say something good

Discussion in 'Fibromyalgia Main Forum' started by joysarah, Sep 1, 2003.

  1. joysarah

    joysarah New Member

    Hey everyone. I was diagnosed with fibro about a year ago. I want to say I would want to jump off a bridge if I listened to how bad everyone was suffering/ I never seem to hear anything encouraging. I am here to tell you that things for me with my life with fibro is not that sad. I saw that just about everyone has gone on disability and are miserable. Not true in my case. I am a 50 yr old woman. I have 6 grown kids and 11 grand kids. I just went thru training to be a nurse assitant, it is hard work and I am on my feet for 12 hrs. But I am making it. I exercise and eat as healthy as I can. Before I even knew I had fibro I started to work out because I haad quit smoking 3 yrs ago. My Dr told me the best thing I did was to start working out. That is the one thing that has made it bearable.
    I aam not saying I am pain free, by no means is that true. I will tell you that I work hard not to let the fibro run me. I have IBS and hypothroidism. also arthritis. I am not trying to be a smart butt by no means. I just want to say we can live a great life with this. I also have a great belief in God. I have a great Dr who helps me in anyway he can and he listens.
    I wish all of you the best and I have you all in my prayers. I hope to be a little inspiration. cyea Joy
  2. chickadee

    chickadee New Member

    Fibro is not a one size fits all disorder. And, I'm sorry to say your experience is not an inspiration to me. In fact, it underscores one of my pet peeves - that there are a lot of people who have been told they have fibro that are like the rest of "normals" and really don't have a clue as to what a fibromite really goes through.
    This is not meant to be a personal put down - I'm really glad you haven't had to go through what lots of us have and I hope and pray for you that you never do.
    Peace
  3. kerrymygirl

    kerrymygirl New Member

    Actually for atleast 10 yrs, I ignored the fm/cfids/lyme/major spinal inj.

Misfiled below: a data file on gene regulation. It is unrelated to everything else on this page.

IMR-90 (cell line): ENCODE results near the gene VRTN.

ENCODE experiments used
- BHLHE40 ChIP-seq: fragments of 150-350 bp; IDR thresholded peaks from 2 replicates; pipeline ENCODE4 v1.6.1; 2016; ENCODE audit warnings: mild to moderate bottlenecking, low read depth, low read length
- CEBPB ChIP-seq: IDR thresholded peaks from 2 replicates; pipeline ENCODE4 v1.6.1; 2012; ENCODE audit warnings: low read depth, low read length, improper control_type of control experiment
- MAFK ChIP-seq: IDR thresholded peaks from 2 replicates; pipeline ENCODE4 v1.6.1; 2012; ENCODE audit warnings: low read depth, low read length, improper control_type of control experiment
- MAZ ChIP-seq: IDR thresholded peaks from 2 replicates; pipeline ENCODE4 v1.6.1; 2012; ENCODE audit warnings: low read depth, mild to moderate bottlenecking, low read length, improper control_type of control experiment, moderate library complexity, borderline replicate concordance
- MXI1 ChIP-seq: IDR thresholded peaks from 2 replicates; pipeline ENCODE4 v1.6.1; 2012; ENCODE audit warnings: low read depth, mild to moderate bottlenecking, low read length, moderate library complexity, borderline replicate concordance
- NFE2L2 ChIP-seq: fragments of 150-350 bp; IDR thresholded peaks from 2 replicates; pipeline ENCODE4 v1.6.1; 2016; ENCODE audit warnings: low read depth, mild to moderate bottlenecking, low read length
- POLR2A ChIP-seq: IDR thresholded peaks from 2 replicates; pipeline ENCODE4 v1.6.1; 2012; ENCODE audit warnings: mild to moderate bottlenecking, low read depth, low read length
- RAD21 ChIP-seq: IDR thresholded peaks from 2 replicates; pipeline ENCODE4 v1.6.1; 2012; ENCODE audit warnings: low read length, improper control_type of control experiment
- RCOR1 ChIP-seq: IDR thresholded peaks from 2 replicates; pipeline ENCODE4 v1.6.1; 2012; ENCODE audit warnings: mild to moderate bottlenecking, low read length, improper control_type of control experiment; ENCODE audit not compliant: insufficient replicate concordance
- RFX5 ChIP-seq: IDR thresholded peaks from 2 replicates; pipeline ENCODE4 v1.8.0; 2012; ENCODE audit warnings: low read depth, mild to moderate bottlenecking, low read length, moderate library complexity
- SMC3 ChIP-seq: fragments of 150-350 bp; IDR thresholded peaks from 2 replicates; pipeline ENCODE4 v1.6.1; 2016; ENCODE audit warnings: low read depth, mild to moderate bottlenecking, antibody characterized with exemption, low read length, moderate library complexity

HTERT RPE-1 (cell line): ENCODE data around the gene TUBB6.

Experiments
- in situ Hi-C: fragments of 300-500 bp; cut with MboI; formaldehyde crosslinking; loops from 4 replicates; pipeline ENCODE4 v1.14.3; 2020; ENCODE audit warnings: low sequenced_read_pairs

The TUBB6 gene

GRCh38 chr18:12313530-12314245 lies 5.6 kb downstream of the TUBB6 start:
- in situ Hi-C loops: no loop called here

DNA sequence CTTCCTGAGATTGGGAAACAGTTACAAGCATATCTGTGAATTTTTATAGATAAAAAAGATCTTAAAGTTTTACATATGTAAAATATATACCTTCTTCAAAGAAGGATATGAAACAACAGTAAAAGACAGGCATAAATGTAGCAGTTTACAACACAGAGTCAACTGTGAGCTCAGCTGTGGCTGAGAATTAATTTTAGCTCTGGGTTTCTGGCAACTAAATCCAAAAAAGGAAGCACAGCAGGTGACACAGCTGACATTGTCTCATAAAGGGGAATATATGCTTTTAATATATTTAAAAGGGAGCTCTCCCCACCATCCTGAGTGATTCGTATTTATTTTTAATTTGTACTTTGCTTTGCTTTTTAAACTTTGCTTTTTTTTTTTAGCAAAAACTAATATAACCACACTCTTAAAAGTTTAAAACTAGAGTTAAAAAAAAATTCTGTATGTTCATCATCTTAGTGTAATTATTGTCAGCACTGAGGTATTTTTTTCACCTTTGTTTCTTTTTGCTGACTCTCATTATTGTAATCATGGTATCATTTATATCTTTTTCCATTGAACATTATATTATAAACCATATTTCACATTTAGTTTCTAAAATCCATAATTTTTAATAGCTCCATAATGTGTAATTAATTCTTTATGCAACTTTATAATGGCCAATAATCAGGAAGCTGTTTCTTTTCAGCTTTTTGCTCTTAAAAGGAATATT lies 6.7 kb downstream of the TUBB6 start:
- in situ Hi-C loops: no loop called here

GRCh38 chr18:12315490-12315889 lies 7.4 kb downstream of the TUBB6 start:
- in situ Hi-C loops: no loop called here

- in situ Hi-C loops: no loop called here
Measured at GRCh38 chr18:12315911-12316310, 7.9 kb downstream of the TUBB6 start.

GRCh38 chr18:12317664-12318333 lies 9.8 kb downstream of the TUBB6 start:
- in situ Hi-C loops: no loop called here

Unfortunately ,that I think ,has put me in a permanent flare.
    I try volunteer. Not even reliable there. If I do more than a few hrs. the fatigue.pain, and I know about pain from lots of sports car accid. etc. I will get lost a mile away from home I will be so bad, have to stop over and over to figure out what to do.

    I have a friend with MS works, plays tennis, which I love,then another who cannot get out of wheelchair, or diapers.

    So we cannot lump our pain or fatigue or cog. thinking all in 1 basket. Even heart pt. each 1 is diff.

    I pray you can keep it up and get no worse. That is worth everything if you live atleast a somewhat normal life.

    I am lucky now, once very active athlete,business owner. To lucky to make it to the bathroom or take a shower some days..... I fought disability for yrs. trying to keep going. Living on less than $400 a mo is far from the way I ever expected. 10 yrs ago I could make that in 2hrs.

    I get very hard on myself if I have 1 good day thinking I should be out there working. I am envious when I see people being able to work a normal job. I am to the point with all my college, if I could I would work at McDonalds.

    I am just saying this for those who feel guilty that they can not work....
    [This Message was Edited on 09/02/2003]
  4. Iggy_RN

    Iggy_RN New Member

    thanks for the positive post, I believe things sometimes happen for a reason, I have had positive things come out of this DD. for one, I appreciate life, I sit back to smell the roses, I too am a nurse assistant, going for my RN. It is hard work, but I found that if I take the focus off of myself, I feel better for the most part, yes there have been days when I called in and had to go to ER, and days when I could barely move... but for me, to keep going keeps me feeling better, I just have to start exercising again, I had to stop cuz its so hot out here in Arizona, but anyway,
    I always have to look at the gains of this instead of the losses, for me my gain from this is being a more loving person in this world, God bless, Iggy